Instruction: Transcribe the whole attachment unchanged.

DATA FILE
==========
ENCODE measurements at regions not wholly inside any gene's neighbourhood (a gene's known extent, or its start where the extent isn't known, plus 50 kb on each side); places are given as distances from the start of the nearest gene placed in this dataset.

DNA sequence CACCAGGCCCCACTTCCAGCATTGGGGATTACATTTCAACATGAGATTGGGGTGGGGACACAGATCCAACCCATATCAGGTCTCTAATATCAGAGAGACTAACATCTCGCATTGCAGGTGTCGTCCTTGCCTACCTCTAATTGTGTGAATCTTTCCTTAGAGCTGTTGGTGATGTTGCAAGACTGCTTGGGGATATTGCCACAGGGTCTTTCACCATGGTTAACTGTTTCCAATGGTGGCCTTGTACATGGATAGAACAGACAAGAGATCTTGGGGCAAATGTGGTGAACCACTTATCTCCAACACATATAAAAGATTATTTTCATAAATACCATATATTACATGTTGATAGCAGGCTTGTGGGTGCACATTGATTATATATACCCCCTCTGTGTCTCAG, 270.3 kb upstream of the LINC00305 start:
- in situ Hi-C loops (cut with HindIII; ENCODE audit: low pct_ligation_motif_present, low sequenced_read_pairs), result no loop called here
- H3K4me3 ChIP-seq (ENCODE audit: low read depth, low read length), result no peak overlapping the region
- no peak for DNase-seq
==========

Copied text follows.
ENCODE measurements at regions not wholly inside any gene's neighbourhood (a gene's known extent, or its start where the extent isn't known, plus 50 kb on each side); places are given as distances from the start of the nearest gene placed in this dataset.

DNA sequence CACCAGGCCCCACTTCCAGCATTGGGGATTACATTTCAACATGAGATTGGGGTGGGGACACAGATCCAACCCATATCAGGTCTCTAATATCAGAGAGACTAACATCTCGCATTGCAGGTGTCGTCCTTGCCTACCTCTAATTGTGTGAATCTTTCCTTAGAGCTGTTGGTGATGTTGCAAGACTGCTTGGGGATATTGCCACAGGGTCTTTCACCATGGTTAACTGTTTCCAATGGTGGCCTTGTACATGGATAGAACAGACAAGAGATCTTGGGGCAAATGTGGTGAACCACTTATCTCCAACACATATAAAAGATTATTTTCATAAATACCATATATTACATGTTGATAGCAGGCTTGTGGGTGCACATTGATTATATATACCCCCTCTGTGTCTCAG, 270.3 kb upstream of the LINC00305 start:
- in situ Hi-C loops (cut with HindIII; ENCODE audit: low pct_ligation_motif_present, low sequenced_read_pairs), result no loop called here
- H3K4me3 ChIP-seq (ENCODE audit: low read depth, low read length), result no peak overlapping the region
- no peak for DNase-seq